Criminal Law and Criminal Procedure
Course Assignment 23 November 2012 Guidance Note
Chan Faat has an argument with his father during dinner. They are both drinking beer. Chan Faat drinks about six bottles of beer during dinner. They start arguing about a recent football match which they had been watching. Chan Faat becomes very angry and hits his father on the head with his beer glass. The glass breaks and cuts the father above the left eye causing slight bleeding. Chan’s father goes to the kitchen to get a towel and to dry up the blood. Chan Faat continues to drink beer and starts to watch football on the television. About two hours later whilst they are both watching television Chan Faat goes over to the father and says, “Here’s another one for you.” He then punches the father in the face causing a red mark. The police are called and Chan Faat is arrested.
Using the 8-part test discuss in full the possible criminal liability of Chan Faat.
Nobody has died, so do not discuss ‘fatal offences against the person’. Discuss only the ‘non-fatal offences against the person’. Chan Faat may be guilty of both Wounding with intent contrary to s. 17 Offences Against the Person Ordinance, Cap. 212 in respect of the first attack on father and also Assault Occasioning Actual Bodily Harm contrary to Common Law and punishable under s. 39 of that Ordinance., in respect of the second attack. Discuss the 8-part test in respect of each offence:
1) actus reus;
2) mens rea;
3) Co-existence of 1) and 2)
4) Voluntary acts
5) Factual Causation
6) Legal Causation
7) Any novus causus interveniens
8) Absence of a lawful defence
The Two Offences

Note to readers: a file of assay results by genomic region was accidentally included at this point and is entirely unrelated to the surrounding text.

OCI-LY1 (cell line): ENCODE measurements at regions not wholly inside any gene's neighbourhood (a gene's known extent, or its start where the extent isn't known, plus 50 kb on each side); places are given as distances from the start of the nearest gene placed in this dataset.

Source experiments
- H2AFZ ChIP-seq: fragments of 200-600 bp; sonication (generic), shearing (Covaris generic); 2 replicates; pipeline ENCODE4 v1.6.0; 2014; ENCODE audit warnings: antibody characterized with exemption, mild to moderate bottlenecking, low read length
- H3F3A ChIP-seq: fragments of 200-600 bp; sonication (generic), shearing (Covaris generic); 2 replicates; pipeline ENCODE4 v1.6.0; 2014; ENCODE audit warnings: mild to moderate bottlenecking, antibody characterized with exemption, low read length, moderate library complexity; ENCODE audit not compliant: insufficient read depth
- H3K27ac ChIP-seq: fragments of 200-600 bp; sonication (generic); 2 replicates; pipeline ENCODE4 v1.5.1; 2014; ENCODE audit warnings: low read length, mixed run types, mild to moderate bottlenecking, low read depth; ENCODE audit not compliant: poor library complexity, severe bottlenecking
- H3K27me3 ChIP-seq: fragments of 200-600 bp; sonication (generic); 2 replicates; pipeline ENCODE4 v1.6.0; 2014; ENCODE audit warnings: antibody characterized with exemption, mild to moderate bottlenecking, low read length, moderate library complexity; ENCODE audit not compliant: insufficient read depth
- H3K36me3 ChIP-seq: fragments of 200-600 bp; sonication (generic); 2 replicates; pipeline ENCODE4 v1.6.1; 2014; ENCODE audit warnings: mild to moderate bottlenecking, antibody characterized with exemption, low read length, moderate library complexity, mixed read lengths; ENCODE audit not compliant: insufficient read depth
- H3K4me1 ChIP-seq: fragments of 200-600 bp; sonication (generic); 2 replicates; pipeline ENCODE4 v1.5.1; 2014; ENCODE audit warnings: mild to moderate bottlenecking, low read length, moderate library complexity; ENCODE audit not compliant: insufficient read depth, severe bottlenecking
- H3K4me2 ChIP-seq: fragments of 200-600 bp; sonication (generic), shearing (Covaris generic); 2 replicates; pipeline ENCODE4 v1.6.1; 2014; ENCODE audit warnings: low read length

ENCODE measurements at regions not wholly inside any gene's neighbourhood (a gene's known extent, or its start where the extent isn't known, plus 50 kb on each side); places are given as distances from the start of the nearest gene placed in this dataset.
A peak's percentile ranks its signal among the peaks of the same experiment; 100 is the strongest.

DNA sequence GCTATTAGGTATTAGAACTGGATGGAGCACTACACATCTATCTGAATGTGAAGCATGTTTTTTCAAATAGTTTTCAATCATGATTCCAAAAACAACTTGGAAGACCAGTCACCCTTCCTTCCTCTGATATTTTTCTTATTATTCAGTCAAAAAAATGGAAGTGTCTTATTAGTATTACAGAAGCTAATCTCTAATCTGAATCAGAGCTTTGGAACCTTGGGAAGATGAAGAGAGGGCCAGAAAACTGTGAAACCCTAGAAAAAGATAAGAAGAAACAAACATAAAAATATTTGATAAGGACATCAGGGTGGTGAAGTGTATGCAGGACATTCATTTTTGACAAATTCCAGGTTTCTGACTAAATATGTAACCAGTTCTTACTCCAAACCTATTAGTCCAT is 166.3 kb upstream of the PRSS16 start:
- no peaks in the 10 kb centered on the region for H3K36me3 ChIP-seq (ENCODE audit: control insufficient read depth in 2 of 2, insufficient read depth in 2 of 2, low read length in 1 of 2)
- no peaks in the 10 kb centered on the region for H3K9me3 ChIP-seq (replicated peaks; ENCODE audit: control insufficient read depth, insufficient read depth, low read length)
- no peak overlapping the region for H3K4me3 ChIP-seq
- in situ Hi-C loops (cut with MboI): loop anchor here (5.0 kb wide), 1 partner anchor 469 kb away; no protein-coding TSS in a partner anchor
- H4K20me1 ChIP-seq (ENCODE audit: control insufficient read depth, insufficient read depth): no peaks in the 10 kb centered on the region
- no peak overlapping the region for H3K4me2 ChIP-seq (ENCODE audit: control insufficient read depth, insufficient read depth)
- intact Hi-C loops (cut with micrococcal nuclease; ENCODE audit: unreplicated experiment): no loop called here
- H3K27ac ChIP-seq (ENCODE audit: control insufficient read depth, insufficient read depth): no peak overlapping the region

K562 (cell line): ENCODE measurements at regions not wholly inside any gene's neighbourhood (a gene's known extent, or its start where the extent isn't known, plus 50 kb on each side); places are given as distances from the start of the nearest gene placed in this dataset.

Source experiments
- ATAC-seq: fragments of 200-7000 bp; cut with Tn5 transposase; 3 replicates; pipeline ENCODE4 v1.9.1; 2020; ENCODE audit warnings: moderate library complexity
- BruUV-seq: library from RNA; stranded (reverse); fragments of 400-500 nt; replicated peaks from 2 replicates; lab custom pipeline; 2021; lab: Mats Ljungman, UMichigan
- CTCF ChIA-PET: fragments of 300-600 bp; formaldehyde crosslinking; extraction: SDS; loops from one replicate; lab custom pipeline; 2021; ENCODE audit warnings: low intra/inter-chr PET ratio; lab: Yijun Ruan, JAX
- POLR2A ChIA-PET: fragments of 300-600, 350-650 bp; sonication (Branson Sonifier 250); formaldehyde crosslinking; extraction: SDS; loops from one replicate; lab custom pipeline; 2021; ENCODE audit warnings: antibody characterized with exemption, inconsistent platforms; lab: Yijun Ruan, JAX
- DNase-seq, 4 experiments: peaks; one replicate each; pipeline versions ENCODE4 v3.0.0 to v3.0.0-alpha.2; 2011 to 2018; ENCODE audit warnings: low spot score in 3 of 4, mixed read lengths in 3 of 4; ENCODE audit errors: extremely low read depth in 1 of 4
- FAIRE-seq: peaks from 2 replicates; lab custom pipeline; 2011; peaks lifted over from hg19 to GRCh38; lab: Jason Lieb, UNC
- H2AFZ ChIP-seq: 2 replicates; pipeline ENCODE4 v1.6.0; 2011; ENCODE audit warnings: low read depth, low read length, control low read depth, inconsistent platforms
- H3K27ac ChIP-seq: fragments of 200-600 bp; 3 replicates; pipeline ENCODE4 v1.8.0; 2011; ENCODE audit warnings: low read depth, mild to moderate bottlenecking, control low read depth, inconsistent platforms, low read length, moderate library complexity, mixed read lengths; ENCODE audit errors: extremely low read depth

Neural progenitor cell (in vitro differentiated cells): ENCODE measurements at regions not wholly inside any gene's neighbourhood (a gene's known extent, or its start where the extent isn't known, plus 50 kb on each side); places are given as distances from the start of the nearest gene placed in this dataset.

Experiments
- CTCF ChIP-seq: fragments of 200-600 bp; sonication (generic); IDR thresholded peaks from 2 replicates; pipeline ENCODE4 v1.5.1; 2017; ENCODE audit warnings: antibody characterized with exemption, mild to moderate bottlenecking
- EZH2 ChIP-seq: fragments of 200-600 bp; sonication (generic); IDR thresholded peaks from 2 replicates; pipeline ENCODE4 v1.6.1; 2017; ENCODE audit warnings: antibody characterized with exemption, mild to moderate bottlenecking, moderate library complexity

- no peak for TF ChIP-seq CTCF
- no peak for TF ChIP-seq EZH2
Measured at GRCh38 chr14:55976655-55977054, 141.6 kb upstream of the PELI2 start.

s. 17 Cap. 212
Any person who-
(a) unlawfully and maliciously, by any means whatsoever, wounds or causes any grievous bodily harm to any person; or
(b) shoots at any person; or
(c) by drawing a trigger or in any other manner, attempts to discharge any kind of loaded arms at any person, with intent in any of such cases to maim, disfigure, or disable any person, or to do some other grievous bodily harm to any person, or with intent to resist or prevent the lawful apprehension or detainer of any person, shall be guilty of an offence triable upon indictment, and shall be liable to imprisonment for life.
1. Actus Reus
The continuity of the skin must be broken: R v Wood (1830). The outer covering of the body must be divided, although a division of the internal skin, e.g. in the cheek can be a ‘wound’: R v Smith (L) (1837). Chan’s father is bleeding so there has been a ‘wound’. 2. Mens Rea
This offence has a Basic Intent. The wounding must have been done ‘unlawfully’ – without legal justification. It was. ‘Unlawfully’
The use of this word means that self-defence, defence of others or property, prevention of crime would be defences to a charge.
It must also have been done ‘maliciously’. This means either ‘intentionally’ or ‘recklessly’: see: R v Mowatt
The offence also has a Specific Intent element, which is – “with intent to do some … grievous bodily harm to any person”. ‘Intent’
This means Chan’s object, aim or purpose.
‘Grievous Bodily Harm’
This means really serious bodily injury: DPP v Smith .
It need not be permanent or dangerous: R v Ashman , but can include psychiatric injury: R v Ireland .
3. Co-existence of actus reus and mens rea?
Did the actus reus and mens rea coexist in time? Yes.
4. Voluntary Actions by Chan?
Were Chan’s actions voluntary? Probably. No evidence of automatism on the facts.
5. Factual Causation?
‘But for’ the actions of Chan Faat would the father have sustained the injuries? No! Therefore factual causation is established.
6. Legal Causation?
Were the actions of Chan Faat more than de minimis? More than a trifling cause? Were they the ‘substantial and operative’ cause of the injury to the father....
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